on the 21st July, 2014 at 3:23pm
@maldini heir Please please please stop going on about scapegoats and balotelli! My god! Italy wernt great we get it. Our defence was alittle woeful, our midfield was over packed, our strikers were rubbish - immobile let me down but then to be fair to him he was still unfortunate enough to end up on a pitch that still revolved around balotelli! Balotelli isnt what we wanted him to be- he is rubbish. He doesnt hold up play hes holding up evolving this team! He is in the way and I hope he vanishes!
on the 1st July, 2014 at 6:10pm
@ Sanrella Something else I noticed is that usually the teammates stand up for scapegoats. Beckham's teammates did. I was going to put Casillas in goal but in fairness he was actually hugely responsible for Spain's exit. However his teammates have all come out defending him and saying he shouldn't be a scapegoat. I've a lot of respect for the Spanish players who each took personal responsibility. The Italian senior players instead blamed others.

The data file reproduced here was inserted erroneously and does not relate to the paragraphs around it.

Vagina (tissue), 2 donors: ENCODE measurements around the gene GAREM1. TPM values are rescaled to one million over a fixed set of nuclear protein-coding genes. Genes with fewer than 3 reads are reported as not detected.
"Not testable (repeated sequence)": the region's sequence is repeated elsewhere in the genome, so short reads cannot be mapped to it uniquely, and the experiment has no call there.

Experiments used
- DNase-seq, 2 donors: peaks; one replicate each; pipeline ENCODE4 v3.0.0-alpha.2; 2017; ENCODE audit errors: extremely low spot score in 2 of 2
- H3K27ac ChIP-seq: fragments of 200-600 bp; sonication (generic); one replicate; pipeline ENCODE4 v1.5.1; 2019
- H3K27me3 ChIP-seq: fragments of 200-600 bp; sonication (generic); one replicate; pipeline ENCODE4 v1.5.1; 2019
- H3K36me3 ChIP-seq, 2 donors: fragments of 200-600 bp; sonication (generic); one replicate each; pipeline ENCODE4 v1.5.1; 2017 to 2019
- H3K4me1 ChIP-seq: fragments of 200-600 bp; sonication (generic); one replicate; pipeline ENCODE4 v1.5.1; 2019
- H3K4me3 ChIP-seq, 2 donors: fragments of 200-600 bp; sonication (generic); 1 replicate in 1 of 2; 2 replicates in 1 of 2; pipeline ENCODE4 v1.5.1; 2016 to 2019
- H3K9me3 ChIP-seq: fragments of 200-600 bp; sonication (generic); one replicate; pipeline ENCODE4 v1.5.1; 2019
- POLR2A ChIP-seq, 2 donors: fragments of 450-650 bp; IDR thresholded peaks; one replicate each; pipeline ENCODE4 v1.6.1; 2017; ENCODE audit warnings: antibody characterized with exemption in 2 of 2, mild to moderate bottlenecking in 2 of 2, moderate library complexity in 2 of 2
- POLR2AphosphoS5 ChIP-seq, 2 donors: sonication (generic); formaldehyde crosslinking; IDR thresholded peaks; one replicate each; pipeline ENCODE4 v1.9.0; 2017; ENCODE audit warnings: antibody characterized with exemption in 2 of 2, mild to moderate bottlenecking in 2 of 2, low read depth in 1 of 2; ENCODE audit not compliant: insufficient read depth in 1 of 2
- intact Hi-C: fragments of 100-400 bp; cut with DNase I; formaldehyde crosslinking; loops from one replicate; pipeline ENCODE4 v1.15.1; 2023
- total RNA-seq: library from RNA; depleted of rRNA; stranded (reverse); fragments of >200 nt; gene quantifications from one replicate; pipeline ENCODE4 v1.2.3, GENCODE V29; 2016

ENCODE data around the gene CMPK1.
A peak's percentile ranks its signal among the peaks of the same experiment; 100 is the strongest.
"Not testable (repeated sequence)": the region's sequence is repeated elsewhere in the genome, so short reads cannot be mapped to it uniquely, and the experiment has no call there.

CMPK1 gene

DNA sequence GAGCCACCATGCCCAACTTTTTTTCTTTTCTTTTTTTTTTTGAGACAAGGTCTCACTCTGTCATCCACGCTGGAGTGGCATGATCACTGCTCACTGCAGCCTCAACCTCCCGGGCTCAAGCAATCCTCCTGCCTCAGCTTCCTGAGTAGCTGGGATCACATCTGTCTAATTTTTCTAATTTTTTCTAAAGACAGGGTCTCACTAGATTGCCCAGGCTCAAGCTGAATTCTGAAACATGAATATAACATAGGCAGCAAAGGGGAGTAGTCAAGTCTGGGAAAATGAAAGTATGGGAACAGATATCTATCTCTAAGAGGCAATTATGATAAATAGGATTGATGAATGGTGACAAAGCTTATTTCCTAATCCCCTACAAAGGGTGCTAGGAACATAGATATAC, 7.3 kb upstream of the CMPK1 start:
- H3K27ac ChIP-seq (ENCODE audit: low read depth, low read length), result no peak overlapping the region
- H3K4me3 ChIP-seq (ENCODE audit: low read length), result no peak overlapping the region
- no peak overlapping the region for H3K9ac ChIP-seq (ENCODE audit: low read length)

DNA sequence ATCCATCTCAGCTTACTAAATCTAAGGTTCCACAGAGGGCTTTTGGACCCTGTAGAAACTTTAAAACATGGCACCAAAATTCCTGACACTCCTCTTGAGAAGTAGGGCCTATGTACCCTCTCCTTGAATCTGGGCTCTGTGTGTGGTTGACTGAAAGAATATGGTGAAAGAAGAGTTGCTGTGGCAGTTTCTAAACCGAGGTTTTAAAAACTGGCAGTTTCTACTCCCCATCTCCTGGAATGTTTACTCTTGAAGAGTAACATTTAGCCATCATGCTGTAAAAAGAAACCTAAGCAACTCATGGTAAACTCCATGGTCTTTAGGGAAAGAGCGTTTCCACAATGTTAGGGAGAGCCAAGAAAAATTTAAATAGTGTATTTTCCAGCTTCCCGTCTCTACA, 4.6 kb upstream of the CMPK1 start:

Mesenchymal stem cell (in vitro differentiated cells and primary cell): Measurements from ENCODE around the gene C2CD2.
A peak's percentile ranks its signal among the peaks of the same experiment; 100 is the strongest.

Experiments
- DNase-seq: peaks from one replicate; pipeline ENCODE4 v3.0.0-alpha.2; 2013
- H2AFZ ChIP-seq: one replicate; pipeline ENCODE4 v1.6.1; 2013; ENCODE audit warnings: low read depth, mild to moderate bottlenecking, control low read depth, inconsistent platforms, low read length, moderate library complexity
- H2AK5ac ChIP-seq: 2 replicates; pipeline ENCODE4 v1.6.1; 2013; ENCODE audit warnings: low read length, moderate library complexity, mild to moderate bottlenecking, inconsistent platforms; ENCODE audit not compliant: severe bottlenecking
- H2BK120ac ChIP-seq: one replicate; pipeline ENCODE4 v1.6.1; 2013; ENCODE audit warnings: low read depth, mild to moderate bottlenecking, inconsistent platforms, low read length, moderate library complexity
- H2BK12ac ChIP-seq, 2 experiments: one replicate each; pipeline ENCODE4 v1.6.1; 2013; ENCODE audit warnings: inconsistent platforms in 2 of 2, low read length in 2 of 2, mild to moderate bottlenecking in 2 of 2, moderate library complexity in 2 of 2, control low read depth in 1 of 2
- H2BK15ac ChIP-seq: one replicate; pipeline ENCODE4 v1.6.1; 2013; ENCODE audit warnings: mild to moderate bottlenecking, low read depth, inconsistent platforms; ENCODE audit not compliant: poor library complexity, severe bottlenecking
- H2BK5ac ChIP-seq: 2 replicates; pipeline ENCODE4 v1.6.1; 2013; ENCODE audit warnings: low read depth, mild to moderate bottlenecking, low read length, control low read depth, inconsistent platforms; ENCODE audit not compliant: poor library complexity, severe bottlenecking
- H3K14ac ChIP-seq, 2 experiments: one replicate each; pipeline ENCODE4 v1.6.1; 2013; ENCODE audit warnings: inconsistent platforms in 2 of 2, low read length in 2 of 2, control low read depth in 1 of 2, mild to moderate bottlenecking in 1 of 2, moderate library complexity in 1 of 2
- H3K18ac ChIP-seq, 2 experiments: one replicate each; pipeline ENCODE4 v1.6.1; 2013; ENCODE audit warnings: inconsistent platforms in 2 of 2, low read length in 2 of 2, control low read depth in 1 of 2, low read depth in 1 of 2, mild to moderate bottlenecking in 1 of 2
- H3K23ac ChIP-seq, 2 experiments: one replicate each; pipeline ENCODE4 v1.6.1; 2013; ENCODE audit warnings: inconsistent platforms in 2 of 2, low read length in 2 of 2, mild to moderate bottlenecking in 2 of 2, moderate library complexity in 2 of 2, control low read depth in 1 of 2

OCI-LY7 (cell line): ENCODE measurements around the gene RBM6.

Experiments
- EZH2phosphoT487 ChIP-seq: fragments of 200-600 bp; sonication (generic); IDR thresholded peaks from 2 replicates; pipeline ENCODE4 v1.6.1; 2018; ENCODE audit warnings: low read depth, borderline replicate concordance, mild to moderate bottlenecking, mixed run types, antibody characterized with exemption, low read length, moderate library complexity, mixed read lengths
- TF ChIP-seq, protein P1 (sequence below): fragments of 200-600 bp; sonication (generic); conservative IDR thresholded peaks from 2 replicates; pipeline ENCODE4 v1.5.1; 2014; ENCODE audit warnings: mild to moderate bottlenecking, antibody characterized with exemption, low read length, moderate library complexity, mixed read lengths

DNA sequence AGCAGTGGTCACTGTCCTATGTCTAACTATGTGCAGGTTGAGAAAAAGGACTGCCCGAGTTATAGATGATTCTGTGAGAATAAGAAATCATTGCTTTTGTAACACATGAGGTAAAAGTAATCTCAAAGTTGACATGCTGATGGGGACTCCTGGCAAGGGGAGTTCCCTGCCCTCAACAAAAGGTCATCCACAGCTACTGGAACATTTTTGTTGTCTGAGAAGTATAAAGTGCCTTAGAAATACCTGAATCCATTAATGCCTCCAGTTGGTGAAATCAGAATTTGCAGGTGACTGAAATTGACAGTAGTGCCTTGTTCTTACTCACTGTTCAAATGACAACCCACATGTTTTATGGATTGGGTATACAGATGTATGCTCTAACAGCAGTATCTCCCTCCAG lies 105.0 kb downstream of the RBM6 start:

on the 30th June, 2014 at 1:26pm
@ Sanrella Marchisio doesn't quite make the scapegoat team. You'll see the majority of the scapegoats like Beckham did very little wrong but all of the teams problems were blamed on them like England in '98. That's a sign of a true scapegoat. Something I noticed in my research was that the vast majority of scapegoats are attackers. It must be because they're bigger names and usually pretty arrogant. In the case of Italy the most shocking thing is that the majority of the scapegoats are oriundi
on the 30th June, 2014 at 1:22pm